Granted, none of these suggestions can be instituted overnight or without first making some changes in transportation, safety, and other kinds of infrastructure.; perhaps even in the nature of work and our ideas about the importance of efficiency. This may all be difficult, but it's also all worth aiming for. I can’t think of a nobler goal for a society than cultivating the intelligence, creativity, and happiness of its youth. Nor can I think of a better way of creating a society worth sustaining.


the compeller said...

Admirable suggestions. But where do you think the line is, in terms of providing children SOME amount of structure? I know that there were certainly times as a kid where I didn't want to go to school, do homework, practice piano, etc, but was compelled by forces such as my parents to do so, and ended up being glad I did.

It's all fine and nice to say everyone should be able to make their own decisions about how and what they want to learn, but we both know that human nature generally compels us to take the easiest route. Often, to perform at our peak, we need an outside compeller, if you will. Much like why pro athletes still have coaches.

AZ said...

I am moved by these last two posts, Kroy! (even more by your responses to the comments on your post, than by the initial post itself!) It all makes me want to have a hand in these changes, to think about how to re-make education, but where to begin? I had many of the same thoughts after reading the "Faulty Towers" article in The Nation about the crisis of higher education. It feels hopeless, even as there are these concrete ideas.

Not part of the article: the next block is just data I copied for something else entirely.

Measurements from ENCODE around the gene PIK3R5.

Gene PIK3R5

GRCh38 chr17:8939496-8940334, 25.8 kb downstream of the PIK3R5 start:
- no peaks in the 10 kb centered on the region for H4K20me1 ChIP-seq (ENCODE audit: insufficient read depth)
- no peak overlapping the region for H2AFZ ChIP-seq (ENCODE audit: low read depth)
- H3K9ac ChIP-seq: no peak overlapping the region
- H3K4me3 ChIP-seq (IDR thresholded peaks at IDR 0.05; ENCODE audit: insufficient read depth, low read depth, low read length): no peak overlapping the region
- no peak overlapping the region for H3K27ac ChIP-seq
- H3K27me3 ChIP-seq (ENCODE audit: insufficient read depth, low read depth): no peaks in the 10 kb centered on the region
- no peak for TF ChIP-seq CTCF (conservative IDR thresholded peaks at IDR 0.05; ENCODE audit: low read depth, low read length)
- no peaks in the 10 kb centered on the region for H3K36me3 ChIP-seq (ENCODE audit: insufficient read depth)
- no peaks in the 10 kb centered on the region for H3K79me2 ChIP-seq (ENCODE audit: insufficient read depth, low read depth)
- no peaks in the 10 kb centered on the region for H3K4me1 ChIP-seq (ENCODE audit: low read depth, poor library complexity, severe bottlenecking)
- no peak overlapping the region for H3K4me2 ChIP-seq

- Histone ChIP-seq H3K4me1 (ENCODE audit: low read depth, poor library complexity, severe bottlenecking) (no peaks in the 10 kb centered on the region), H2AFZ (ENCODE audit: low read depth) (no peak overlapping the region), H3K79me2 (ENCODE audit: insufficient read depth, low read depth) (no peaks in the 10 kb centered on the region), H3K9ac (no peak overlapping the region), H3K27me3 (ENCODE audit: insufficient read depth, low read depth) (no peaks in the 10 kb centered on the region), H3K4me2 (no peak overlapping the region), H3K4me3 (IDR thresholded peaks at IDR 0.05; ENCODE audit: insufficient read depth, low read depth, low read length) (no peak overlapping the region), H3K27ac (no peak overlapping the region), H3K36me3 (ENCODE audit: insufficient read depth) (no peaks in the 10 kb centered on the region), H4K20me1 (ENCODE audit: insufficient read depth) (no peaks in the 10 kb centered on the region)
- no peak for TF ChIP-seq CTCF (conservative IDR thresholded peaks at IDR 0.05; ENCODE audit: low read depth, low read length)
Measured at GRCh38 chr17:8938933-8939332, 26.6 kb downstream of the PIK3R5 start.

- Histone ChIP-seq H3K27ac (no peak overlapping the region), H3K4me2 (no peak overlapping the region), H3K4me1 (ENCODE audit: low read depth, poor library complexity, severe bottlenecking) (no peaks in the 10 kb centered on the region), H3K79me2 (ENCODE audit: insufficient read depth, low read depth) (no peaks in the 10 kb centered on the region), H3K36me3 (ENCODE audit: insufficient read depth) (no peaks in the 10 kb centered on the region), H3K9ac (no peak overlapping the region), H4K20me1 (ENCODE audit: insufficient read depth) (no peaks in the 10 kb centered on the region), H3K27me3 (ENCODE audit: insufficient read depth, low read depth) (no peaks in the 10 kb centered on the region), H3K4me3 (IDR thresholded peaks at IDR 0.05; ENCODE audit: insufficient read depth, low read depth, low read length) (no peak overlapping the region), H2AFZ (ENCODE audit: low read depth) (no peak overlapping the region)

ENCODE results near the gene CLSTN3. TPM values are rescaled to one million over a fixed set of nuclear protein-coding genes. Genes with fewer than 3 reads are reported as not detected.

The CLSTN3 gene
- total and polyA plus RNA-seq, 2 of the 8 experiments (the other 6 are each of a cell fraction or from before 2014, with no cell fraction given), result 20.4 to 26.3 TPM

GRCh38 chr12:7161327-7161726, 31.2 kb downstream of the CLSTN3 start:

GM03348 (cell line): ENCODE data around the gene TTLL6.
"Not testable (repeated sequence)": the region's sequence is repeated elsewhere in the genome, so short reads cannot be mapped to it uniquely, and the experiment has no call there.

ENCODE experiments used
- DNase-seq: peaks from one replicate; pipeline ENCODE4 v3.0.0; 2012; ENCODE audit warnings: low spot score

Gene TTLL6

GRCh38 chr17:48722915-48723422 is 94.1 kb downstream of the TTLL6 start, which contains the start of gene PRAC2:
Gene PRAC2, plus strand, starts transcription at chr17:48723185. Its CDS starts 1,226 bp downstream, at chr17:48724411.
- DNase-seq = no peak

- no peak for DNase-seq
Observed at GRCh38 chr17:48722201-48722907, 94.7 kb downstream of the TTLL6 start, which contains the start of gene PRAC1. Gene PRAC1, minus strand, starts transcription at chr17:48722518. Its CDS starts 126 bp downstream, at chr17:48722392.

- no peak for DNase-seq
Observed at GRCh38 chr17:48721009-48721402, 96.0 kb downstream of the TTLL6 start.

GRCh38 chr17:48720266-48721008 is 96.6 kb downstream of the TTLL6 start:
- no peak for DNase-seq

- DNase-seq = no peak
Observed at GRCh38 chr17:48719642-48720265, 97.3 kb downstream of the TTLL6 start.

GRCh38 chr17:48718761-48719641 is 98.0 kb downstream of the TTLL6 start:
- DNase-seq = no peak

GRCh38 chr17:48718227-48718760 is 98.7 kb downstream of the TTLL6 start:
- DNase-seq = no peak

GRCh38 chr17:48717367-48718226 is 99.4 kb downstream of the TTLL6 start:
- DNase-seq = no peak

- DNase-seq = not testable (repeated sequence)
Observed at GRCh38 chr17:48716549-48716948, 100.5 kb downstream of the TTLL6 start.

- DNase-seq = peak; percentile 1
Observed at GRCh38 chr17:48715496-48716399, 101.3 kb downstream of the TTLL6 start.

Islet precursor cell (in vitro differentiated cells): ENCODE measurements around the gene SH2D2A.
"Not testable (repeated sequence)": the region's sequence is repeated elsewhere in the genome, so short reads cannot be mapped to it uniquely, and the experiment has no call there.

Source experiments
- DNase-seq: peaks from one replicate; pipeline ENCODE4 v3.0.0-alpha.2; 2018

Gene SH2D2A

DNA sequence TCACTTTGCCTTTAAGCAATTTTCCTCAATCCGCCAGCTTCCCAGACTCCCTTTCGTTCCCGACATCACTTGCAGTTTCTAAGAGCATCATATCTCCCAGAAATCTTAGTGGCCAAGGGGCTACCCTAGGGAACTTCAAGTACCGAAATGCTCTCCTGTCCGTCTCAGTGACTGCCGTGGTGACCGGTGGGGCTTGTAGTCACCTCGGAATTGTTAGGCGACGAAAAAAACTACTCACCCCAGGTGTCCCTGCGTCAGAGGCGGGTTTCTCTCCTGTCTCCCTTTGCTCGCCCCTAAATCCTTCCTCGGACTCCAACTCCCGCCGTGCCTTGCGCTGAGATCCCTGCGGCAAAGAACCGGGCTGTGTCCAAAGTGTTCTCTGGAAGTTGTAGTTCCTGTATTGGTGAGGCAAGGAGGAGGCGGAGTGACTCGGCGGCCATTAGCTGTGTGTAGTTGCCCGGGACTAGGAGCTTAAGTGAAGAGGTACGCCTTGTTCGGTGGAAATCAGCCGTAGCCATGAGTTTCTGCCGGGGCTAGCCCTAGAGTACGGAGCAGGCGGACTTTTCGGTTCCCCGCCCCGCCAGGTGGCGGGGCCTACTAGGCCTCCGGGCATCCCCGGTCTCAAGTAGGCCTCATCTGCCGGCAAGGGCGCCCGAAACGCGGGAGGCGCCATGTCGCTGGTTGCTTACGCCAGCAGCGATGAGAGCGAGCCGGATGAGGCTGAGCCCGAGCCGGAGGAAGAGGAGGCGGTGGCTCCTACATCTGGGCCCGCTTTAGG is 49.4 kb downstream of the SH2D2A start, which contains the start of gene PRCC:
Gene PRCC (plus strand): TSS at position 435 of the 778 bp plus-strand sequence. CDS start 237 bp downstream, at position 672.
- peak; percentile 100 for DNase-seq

All this has also made me think about one of my favorite This American Life episodes of recent memory, Kid Politics. I actually loved all the stories in it, but was very stimulated by the one on the Brooklyn Free School. You should check it out.

SandfordWrites said...

It's common sense to me.

My wife's brother is an agricultural engineer. He didn't fit into school and never did well but when he had the opportunity to get an apprenticeship to a farming machine company he really achieved. He work art time and studied engineering which required advanced math.